State Trooper Accused Of Working 2nd Job While On The Clock

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TRENTON — A suspended detective with the New Jersey State Police was indicted today for allegedly holding an unauthorized full-time job as an investigator for a private insurance company and performing that job while on duty for the State Police, Attorney General Paula T. Dow and Criminal Justice Director Stephen J. Taylor announced.

According to Taylor, James A. DeLorenzo, 54, of Blairstown, a 28-year veteran of the State Police who holds the rank of detective sergeant first class, was named in an eight-count state grand jury indictment charging him with four counts of official misconduct (second degree) and one count each of pattern of official misconduct (second degree), computer theft (second degree), theft by deception (third degree), and tampering with public records or information (third degree).

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The indictment is the result of an investigation by the State Police Office of Professional Standards and the Division of Criminal Justice. Deputy Attorney General Michael A. Monahan presented the case to the state grand jury for the Division of Criminal Justice Corruption Bureau.

DeLorenzo was suspended without pay by the State Police in August 2009, after it was learned that for 18 months, he allegedly had been concurrently employed full-time as an investigator for an insurance company without the knowledge or authorization of the State Police. The State Police requires members to receive approval for secondary employment. In his job application to the insurance company in January 2008, DeLorenzo indicated he did not have any other job, authorities said.

The indictment alleges that DeLorezo often performed work for the insurance company – including witness interviews, telephone calls and document pickup or delivery – during his State Police shift. The indictment alleges that he falsified required electronic time records of his daily activities for the State Police to conceal the fact that he was working for the insurance company while on duty. In addition, he allegedly used State Police vehicles while working for the insurance company, and is accused of unlawfully obtaining an investigation report from the State Police computer system to give to the insurance company.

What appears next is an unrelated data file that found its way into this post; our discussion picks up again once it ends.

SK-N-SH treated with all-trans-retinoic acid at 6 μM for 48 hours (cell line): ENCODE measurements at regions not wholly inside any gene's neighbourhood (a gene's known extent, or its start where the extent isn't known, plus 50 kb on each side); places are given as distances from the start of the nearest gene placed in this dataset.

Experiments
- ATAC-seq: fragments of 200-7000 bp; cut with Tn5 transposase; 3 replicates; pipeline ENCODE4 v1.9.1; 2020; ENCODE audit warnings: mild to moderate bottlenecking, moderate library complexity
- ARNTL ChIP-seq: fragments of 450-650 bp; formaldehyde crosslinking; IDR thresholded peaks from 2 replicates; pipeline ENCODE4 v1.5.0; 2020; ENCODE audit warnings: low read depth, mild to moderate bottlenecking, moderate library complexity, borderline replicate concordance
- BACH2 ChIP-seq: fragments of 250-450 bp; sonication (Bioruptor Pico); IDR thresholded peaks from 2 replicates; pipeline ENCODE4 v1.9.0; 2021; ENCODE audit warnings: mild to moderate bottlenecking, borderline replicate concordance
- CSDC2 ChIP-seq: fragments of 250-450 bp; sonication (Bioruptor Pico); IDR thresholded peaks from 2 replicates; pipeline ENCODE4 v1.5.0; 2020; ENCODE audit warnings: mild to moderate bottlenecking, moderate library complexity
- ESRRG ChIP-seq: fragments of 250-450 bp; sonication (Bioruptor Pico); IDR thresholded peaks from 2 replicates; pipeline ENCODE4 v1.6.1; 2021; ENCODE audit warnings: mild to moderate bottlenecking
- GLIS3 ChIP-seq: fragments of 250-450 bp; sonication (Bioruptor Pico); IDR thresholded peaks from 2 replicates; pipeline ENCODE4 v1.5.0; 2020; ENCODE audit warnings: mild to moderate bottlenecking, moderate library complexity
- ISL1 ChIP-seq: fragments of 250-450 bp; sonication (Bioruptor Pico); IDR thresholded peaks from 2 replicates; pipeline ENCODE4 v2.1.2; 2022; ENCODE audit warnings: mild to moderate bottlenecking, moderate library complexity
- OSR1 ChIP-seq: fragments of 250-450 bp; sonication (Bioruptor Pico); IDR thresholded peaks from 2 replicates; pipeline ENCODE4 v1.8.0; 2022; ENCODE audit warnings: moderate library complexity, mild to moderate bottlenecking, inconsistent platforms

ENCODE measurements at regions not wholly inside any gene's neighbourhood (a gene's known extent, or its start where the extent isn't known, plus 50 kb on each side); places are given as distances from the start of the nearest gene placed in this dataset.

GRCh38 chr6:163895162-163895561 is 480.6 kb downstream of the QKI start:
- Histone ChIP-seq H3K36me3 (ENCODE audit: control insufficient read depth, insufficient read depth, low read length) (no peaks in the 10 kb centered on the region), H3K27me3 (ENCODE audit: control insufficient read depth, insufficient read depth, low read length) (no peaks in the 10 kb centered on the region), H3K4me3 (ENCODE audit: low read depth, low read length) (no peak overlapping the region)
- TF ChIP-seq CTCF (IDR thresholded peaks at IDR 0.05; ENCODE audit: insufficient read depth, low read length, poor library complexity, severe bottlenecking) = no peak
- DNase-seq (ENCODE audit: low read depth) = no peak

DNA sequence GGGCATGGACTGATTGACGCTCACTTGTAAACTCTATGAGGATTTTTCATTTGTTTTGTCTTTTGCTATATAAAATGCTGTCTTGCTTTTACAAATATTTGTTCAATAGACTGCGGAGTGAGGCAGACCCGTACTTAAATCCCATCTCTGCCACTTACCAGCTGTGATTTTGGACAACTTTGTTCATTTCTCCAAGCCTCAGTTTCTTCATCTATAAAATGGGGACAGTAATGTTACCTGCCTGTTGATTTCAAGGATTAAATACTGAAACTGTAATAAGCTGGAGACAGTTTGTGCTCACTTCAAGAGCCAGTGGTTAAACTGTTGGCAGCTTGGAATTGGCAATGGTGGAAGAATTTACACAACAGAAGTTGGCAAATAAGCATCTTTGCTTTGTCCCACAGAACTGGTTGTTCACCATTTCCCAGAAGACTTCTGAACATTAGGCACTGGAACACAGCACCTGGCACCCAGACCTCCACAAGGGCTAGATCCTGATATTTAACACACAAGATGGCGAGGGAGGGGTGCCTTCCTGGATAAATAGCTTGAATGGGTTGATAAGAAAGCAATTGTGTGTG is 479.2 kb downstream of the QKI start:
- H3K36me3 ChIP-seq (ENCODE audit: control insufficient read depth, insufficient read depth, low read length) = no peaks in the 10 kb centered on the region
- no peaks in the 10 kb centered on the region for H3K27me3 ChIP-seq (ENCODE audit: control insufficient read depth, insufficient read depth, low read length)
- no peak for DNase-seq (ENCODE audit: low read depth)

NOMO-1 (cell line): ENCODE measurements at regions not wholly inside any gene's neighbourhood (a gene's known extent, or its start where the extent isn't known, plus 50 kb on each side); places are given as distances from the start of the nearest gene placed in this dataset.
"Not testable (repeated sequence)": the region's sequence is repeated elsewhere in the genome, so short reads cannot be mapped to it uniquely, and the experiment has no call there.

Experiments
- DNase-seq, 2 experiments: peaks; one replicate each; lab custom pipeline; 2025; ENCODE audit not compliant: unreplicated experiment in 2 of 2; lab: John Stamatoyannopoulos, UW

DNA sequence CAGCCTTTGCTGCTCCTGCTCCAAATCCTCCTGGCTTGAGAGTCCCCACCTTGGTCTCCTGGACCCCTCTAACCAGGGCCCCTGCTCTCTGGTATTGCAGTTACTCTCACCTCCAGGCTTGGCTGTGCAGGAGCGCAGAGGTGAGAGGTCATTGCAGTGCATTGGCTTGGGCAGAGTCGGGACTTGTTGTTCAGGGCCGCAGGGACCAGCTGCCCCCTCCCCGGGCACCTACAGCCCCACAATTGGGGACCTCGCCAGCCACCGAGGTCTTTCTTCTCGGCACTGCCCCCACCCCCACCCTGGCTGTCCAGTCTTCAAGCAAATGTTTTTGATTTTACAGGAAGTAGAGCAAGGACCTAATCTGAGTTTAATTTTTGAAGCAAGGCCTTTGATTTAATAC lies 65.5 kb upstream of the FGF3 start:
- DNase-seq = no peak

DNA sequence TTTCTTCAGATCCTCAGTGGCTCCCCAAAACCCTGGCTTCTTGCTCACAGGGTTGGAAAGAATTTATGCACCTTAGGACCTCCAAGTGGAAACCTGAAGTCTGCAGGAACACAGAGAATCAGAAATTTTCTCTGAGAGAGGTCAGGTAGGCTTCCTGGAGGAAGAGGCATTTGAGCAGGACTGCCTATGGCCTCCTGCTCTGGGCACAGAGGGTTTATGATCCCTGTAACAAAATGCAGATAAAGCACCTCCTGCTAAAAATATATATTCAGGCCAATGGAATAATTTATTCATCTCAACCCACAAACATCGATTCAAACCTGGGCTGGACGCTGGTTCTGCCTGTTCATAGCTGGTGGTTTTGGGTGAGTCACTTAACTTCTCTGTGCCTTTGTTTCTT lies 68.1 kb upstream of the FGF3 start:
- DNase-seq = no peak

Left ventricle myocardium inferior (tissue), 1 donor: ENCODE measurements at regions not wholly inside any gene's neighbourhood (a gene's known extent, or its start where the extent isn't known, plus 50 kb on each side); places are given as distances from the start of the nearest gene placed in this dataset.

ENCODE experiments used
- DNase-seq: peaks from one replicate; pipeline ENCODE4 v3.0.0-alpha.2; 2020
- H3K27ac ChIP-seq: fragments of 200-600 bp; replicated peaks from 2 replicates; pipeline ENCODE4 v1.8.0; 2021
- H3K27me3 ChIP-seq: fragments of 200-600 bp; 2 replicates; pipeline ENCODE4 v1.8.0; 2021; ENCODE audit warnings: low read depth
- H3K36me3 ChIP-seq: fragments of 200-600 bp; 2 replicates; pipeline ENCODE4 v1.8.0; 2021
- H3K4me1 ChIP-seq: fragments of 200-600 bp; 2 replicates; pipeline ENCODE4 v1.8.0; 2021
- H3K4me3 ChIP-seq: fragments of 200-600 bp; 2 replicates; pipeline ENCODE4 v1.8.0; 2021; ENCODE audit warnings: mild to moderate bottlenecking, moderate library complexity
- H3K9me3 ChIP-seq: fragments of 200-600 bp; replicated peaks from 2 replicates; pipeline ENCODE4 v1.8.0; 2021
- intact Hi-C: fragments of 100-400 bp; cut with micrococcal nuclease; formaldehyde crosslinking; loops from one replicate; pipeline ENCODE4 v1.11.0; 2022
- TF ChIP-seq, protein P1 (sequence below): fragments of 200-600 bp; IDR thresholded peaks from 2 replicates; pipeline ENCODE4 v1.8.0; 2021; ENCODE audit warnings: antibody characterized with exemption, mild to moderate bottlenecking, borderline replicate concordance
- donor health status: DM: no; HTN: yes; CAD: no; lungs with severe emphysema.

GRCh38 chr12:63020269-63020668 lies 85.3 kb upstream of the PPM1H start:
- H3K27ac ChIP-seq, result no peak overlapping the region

It is further alleged that after uncovering likely insurance fraud while working for the insurance company and indicating to the company that he would report it to the Office of the Insurance Fraud Prosecutor in the Division of Criminal Justice, DeLorenzo purposely failed to refer the cases to OIFP so that he could conceal his secondary employment from the State Police.

Dow credited the State Police Office of Professional Standards for its investigation.

Second-degree crimes carry a maximum sentence of 10 years in state prison and a criminal fine of $150,000, while third-degree crimes carry a maximum sentence of five years in state prison and a $15,000 fine. The indictment is merely an accusation and the defendant is presumed innocent until proven guilty.


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